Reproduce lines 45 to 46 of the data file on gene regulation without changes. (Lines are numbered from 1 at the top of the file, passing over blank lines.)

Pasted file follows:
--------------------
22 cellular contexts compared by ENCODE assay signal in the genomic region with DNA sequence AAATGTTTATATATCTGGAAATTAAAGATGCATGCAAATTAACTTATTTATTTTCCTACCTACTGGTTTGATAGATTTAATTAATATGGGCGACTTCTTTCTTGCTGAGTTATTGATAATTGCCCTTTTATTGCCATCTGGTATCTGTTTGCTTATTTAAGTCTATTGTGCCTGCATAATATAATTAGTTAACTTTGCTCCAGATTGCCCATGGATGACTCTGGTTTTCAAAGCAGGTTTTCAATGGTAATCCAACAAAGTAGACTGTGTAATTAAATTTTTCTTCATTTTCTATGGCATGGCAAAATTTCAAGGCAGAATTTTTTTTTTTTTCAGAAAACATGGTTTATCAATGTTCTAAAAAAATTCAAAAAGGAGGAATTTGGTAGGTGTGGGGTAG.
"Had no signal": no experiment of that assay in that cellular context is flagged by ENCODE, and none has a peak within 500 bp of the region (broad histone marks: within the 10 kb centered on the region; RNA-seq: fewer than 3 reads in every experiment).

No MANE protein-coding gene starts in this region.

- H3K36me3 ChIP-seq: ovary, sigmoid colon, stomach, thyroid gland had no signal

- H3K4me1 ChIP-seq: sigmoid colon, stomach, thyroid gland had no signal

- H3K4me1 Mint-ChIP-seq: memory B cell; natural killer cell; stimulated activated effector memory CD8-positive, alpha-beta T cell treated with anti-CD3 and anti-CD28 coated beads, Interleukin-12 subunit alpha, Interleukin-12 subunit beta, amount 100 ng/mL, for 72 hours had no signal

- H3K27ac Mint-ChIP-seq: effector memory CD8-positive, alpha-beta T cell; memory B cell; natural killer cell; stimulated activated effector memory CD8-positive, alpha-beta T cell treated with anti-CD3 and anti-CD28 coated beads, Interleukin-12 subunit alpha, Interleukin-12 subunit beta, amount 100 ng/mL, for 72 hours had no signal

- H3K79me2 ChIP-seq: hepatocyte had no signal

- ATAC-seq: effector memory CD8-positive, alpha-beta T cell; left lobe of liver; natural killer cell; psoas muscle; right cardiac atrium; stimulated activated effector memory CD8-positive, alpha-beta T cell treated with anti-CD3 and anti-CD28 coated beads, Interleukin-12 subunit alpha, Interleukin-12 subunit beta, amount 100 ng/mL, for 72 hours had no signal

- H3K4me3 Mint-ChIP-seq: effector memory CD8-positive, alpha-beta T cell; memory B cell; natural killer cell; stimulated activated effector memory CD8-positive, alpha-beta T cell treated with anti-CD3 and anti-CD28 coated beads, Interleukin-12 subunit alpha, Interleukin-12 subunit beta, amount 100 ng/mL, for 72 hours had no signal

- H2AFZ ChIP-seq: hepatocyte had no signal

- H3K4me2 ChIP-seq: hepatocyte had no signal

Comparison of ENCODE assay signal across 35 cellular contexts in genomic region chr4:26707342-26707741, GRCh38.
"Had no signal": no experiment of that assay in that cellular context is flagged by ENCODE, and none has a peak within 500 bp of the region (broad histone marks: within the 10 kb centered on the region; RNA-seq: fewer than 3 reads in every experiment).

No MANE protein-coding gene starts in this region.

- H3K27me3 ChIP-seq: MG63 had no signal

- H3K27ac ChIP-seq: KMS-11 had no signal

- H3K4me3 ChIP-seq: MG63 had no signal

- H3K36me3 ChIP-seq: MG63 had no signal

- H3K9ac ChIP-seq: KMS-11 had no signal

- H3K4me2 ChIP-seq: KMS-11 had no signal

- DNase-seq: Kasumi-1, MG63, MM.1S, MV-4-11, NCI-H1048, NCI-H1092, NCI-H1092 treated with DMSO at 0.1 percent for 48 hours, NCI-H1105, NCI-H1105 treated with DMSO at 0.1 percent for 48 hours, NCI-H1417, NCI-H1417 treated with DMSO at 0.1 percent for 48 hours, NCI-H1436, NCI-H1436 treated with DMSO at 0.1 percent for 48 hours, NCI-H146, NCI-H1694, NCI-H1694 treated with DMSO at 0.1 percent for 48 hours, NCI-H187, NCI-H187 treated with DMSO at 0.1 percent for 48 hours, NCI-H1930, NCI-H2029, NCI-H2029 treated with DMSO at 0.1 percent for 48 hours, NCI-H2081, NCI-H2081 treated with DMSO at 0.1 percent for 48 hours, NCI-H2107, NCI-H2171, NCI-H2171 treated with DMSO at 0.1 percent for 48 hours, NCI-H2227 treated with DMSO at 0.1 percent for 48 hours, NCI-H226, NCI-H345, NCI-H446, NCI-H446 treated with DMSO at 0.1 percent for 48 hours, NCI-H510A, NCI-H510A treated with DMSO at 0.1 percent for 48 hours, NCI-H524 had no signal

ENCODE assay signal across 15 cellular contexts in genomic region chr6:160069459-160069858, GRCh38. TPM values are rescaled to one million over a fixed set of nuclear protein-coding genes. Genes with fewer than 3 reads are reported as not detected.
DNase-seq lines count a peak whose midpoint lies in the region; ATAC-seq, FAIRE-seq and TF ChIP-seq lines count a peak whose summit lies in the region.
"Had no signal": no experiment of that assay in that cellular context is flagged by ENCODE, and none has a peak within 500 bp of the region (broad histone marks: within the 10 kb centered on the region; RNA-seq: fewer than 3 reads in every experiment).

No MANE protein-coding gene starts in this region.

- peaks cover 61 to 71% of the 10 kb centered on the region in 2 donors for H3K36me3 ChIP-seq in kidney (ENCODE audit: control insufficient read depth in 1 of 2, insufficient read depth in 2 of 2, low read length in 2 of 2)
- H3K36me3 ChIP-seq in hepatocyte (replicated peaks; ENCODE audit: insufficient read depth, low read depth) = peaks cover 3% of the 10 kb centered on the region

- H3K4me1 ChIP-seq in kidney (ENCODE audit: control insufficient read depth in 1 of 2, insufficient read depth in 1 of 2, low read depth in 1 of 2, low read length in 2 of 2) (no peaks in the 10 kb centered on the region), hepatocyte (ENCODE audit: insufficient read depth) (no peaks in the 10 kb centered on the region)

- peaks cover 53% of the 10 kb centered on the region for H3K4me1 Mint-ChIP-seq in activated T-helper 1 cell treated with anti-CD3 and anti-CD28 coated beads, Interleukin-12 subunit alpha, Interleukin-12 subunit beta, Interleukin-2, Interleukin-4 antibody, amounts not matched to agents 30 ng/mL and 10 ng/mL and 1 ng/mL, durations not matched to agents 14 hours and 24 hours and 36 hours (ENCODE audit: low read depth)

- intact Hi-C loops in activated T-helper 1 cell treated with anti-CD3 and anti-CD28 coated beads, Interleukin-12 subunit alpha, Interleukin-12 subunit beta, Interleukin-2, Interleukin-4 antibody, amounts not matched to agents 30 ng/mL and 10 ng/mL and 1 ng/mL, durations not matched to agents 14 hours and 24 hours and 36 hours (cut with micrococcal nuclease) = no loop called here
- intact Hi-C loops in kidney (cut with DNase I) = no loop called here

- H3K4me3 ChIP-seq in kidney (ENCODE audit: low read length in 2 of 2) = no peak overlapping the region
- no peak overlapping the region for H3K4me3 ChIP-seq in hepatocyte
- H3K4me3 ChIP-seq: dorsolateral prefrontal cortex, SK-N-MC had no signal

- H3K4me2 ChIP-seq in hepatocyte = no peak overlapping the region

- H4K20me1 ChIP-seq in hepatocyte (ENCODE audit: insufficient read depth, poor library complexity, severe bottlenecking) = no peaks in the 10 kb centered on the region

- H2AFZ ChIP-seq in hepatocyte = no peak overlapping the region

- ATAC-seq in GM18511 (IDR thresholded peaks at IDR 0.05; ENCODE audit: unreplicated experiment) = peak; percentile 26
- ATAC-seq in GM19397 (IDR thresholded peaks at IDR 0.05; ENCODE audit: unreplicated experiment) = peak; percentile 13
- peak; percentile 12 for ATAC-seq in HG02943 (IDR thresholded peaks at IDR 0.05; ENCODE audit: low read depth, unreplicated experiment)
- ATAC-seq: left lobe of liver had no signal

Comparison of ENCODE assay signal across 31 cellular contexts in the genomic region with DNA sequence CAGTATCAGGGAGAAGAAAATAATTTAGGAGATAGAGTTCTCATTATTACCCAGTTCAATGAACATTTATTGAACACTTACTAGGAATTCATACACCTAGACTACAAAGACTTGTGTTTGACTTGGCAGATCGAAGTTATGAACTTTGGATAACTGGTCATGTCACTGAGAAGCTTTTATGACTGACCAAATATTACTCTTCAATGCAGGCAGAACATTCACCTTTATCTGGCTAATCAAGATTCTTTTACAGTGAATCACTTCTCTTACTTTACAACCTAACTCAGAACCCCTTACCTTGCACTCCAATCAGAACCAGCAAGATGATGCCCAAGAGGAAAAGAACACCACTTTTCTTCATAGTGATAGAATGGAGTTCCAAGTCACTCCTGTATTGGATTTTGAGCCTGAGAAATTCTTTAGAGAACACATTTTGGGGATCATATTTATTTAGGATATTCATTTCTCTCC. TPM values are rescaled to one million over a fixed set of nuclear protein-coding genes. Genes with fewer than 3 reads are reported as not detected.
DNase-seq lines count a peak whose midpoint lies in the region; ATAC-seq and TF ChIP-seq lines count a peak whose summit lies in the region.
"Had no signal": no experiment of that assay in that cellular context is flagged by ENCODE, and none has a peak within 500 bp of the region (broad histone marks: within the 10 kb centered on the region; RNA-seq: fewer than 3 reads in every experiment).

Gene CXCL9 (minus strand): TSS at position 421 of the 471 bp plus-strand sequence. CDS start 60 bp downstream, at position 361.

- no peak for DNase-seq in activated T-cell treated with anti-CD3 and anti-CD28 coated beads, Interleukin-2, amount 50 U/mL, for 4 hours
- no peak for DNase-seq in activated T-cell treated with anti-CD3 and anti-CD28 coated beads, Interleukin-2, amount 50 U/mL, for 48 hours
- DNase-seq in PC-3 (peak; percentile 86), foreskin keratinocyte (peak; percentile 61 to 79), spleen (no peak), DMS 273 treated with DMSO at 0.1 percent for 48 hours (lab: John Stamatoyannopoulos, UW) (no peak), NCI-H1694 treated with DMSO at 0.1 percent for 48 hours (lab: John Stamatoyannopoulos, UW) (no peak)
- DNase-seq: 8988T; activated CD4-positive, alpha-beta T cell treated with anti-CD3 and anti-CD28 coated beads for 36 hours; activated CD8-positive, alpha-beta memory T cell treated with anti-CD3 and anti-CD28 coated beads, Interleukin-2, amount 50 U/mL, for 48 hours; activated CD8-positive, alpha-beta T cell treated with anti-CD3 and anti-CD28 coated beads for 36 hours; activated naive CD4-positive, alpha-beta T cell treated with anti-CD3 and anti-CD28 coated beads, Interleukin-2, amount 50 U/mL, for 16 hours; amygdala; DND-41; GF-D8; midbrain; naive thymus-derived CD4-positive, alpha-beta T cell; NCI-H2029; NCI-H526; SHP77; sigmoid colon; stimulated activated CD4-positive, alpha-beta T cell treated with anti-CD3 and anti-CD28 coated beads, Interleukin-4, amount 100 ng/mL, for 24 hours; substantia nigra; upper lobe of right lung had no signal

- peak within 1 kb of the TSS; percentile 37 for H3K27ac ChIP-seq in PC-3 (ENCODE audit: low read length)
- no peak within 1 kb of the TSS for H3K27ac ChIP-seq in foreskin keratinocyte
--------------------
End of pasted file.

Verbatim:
"Had no signal": no experiment of that assay in that cellular context is flagged by ENCODE, and none has a peak within 500 bp of the region (broad histone marks: within the 10 kb centered on the region; RNA-seq: fewer than 3 reads in every experiment).

Gene CXCL9 (minus strand): TSS at position 421 of the 471 bp plus-strand sequence. CDS start 60 bp downstream, at position 361.